What causes shin splints?

Shin splints are a common overuse injury and present in two forms (anterior and posterior shin splints), Anterior shin splints are the most common and are often seen in young athletes who have rapidly accelerated their training programs. This disease is located on the anterior lateral aspect of the tibia or (shin bone). This anterior shin splint will often resolve with proper physical therapy, anterior muscle group strengthening and team partner stretching programs. It is very common to see anterior shin splints develop in football players during “Hell Week” as they begin two-a-day football practices.

Distance runners generally develop posterior tibial tendon shin splints. This type of shin splint causes pain along the posterior medical area of the tibia (shin bone). This develops from chronic overuse and can be exacerbated by poor shoe choice and excessive pronation along with mechanical dysfunction. Proper running shoes, shoe condition, orthotics and strengthening exercises assist with recovery. We use products such as Theraband or elastic training bands to perform high repetition, low resistive exercises directed by your physician or physical therapist and athletic trainers. I recommend alternating running shoes on a day-on / day-off regimen. Typically we will use shoes for approximately 300-500 miles before they are discarded. I recommend bringing a new shoe into your regiment when your original shoe has approximately 175 miles logged on them. In this way your shoes will last longer as the EVA has a day to regain its “loft” and you are using a shoe that is not brand-new or at its end of life on an every day basis. Also, alternating the training from trails to road to track can be beneficial. Your training cadence can also be a significant factor. Over striding has a very high correlation to posterior tibial tendon dysfunction and shin splints.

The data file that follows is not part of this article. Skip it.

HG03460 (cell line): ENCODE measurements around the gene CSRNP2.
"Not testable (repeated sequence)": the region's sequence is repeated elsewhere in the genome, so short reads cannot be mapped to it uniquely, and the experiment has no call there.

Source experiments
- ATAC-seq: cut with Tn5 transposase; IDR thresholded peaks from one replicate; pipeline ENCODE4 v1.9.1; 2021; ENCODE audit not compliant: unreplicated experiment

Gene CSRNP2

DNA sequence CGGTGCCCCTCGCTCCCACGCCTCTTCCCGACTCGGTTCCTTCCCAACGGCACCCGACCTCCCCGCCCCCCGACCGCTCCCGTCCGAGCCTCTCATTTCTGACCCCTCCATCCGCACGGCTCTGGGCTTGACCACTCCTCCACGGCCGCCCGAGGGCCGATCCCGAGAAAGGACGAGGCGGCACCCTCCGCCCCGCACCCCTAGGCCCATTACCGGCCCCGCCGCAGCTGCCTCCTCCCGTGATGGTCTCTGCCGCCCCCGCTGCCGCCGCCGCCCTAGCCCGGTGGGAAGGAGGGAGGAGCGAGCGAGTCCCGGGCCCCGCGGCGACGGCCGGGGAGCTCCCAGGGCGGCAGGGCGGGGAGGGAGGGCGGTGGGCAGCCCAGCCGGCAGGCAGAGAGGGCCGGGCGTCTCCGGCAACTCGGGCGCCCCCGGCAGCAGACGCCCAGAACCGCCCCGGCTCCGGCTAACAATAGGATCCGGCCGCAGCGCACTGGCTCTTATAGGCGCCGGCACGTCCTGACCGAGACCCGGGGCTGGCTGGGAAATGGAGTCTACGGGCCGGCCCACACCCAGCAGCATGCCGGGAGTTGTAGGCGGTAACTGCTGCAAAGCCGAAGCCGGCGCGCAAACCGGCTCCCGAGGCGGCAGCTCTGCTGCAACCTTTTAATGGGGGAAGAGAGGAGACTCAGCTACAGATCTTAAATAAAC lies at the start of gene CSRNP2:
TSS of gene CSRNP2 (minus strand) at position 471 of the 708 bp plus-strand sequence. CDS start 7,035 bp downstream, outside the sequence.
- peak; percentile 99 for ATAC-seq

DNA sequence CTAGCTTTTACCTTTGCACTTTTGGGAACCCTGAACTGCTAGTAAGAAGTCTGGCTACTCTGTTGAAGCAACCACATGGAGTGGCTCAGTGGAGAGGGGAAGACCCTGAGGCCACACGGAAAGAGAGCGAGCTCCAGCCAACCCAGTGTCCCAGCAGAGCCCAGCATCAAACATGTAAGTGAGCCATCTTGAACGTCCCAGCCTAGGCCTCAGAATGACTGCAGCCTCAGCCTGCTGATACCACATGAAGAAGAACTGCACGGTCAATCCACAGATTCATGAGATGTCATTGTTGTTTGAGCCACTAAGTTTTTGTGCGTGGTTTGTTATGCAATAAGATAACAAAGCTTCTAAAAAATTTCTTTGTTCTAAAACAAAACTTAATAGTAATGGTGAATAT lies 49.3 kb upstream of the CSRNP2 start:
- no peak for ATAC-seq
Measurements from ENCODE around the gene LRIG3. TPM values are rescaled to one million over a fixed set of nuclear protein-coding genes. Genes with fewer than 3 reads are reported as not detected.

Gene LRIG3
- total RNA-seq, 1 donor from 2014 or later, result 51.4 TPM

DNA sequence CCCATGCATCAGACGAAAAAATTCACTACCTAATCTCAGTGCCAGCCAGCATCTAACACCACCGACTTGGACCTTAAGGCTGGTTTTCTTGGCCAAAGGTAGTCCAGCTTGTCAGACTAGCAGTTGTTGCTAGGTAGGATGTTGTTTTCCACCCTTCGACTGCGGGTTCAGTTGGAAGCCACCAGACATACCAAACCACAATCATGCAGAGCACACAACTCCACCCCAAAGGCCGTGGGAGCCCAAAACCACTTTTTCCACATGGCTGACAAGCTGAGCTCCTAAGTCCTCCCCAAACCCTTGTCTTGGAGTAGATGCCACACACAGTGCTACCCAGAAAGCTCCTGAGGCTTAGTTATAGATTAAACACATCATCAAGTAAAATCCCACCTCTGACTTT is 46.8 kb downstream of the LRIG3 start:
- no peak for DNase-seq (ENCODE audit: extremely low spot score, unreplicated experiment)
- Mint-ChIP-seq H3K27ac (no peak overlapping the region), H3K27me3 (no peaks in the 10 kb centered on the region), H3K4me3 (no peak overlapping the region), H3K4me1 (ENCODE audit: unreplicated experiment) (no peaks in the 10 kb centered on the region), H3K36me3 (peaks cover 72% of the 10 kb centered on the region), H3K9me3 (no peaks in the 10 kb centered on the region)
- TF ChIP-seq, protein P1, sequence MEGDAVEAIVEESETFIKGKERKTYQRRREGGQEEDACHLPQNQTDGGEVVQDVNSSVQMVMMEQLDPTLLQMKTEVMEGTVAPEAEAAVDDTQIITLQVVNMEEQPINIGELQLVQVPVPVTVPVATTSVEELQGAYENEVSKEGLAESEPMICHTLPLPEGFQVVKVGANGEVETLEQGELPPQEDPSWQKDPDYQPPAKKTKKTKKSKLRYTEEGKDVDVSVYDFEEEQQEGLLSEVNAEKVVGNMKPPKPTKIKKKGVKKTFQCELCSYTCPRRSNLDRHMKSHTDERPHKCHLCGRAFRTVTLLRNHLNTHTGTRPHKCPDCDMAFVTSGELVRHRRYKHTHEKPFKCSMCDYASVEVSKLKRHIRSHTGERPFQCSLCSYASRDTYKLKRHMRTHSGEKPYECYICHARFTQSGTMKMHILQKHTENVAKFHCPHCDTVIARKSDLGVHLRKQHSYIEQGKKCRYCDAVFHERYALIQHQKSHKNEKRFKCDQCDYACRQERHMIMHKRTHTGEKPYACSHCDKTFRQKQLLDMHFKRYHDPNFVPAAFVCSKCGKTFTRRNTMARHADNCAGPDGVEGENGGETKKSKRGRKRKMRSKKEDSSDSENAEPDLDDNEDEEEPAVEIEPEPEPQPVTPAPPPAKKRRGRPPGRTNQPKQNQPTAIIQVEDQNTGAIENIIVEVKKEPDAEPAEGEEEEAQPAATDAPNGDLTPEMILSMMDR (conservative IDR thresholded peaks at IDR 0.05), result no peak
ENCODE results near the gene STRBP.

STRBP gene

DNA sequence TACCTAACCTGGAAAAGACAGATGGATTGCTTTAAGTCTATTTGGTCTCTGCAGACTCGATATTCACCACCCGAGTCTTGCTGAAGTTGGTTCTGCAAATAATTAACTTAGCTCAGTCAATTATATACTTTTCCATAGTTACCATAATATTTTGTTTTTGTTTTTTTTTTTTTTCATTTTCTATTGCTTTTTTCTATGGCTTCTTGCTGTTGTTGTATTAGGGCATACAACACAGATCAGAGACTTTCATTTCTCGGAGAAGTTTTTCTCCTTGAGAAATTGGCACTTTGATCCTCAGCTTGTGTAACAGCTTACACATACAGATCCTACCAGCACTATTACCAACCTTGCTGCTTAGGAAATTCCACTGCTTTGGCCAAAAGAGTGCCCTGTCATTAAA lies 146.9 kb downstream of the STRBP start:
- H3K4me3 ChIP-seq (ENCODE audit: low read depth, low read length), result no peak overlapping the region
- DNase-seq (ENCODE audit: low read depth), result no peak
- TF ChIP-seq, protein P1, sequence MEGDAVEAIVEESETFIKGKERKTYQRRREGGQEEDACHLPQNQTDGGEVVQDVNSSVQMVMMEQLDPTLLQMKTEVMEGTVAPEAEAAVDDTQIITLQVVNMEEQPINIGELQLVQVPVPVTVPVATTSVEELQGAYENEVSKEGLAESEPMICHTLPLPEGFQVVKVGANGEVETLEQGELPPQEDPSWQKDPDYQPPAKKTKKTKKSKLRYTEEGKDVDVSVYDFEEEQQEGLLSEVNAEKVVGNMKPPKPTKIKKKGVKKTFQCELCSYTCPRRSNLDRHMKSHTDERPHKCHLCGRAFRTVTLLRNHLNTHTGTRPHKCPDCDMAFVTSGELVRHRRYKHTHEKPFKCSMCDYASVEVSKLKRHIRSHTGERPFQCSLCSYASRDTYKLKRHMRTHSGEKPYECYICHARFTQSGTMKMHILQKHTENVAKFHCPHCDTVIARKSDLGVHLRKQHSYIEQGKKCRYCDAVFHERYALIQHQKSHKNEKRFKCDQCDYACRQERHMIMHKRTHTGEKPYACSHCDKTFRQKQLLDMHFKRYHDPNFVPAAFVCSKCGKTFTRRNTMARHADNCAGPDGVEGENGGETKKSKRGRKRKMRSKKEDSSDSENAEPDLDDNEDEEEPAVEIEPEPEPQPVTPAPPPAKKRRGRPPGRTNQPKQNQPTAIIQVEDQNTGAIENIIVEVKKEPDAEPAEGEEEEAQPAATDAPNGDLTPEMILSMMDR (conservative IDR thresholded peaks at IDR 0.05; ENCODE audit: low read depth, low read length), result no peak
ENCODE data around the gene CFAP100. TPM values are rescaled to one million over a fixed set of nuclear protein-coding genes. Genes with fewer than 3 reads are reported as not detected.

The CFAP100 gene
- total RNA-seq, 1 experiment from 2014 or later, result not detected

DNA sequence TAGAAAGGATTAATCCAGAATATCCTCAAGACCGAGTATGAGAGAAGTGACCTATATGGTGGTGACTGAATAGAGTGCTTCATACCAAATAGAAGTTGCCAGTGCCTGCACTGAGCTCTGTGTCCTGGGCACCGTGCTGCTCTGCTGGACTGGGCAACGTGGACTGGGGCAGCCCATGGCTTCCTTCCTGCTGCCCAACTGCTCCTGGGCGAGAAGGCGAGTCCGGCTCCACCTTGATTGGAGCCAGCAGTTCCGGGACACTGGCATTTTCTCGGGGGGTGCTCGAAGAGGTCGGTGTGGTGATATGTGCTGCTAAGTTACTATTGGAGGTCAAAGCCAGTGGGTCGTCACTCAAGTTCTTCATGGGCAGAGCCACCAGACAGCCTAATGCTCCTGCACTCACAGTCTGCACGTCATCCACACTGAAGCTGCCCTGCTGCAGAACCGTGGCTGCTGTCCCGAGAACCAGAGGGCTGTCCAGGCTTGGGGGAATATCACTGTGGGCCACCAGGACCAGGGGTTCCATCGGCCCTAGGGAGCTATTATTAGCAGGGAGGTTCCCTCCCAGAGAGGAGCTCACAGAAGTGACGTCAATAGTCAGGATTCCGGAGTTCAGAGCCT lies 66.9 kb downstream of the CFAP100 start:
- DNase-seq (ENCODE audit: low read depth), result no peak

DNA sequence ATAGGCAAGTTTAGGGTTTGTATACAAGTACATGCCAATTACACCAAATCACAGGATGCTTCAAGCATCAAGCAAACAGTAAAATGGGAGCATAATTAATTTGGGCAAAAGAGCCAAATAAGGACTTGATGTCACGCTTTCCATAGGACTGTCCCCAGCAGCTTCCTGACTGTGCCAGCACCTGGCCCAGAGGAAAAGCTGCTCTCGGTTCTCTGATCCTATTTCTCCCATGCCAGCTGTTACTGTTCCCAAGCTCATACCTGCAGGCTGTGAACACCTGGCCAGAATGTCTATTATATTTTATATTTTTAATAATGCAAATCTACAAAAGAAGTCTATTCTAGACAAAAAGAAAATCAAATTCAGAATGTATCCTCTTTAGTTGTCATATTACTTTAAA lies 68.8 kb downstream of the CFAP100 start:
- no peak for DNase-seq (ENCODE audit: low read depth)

If posterior tibial shin splints are left untreated for prolonged periods of time an athlete may develop “tibial stress syndrome” which is a precursor to a tibial stress fracture. If you are not recovering from posterior tibial shin splints, I recommend getting X-rays and or MRI as these will be beneficial in making the diagnosis. The differences between tibial stress syndrome and tibial stress fractures are subtle and often misdiagnosed. These subtle differences are best diagnosed by a physician who is specifically trained in this area of expertise.

Tip: As a competitive collegiate runner and physician, Dr. Francis Clark has seen many athletes in his practice from our local high school and college teams. He has served as team podiatrist physician for two of our local Wasatch Front college teams, He has treated collegiate, Olympic and professional athletes in his career and is well versed in running injuries.